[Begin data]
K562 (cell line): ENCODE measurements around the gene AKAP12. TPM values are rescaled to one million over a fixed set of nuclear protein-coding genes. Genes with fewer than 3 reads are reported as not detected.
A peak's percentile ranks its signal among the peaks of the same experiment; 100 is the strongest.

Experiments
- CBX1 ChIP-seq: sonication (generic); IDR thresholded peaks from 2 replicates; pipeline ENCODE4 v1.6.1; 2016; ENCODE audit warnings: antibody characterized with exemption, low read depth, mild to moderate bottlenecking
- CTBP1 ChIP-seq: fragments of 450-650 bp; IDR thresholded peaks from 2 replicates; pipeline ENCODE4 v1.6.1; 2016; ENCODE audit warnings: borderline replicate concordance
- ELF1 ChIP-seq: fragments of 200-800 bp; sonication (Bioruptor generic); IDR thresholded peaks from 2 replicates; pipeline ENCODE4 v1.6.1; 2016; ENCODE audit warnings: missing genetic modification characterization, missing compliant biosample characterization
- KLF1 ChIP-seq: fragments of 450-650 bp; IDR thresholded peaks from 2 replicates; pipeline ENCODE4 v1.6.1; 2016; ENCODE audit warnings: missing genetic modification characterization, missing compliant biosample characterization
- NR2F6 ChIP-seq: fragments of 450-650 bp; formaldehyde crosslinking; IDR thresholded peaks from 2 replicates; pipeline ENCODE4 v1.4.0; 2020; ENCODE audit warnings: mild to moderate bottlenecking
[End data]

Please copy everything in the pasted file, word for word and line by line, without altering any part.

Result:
K562 (cell line): ENCODE measurements around the gene AKAP12. TPM values are rescaled to one million over a fixed set of nuclear protein-coding genes. Genes with fewer than 3 reads are reported as not detected.
A peak's percentile ranks its signal among the peaks of the same experiment; 100 is the strongest.

Experiments
- CBX1 ChIP-seq: sonication (generic); IDR thresholded peaks from 2 replicates; pipeline ENCODE4 v1.6.1; 2016; ENCODE audit warnings: antibody characterized with exemption, low read depth, mild to moderate bottlenecking
- CTBP1 ChIP-seq: fragments of 450-650 bp; IDR thresholded peaks from 2 replicates; pipeline ENCODE4 v1.6.1; 2016; ENCODE audit warnings: borderline replicate concordance
- ELF1 ChIP-seq: fragments of 200-800 bp; sonication (Bioruptor generic); IDR thresholded peaks from 2 replicates; pipeline ENCODE4 v1.6.1; 2016; ENCODE audit warnings: missing genetic modification characterization, missing compliant biosample characterization
- KLF1 ChIP-seq: fragments of 450-650 bp; IDR thresholded peaks from 2 replicates; pipeline ENCODE4 v1.6.1; 2016; ENCODE audit warnings: missing genetic modification characterization, missing compliant biosample characterization
- NR2F6 ChIP-seq: fragments of 450-650 bp; formaldehyde crosslinking; IDR thresholded peaks from 2 replicates; pipeline ENCODE4 v1.4.0; 2020; ENCODE audit warnings: mild to moderate bottlenecking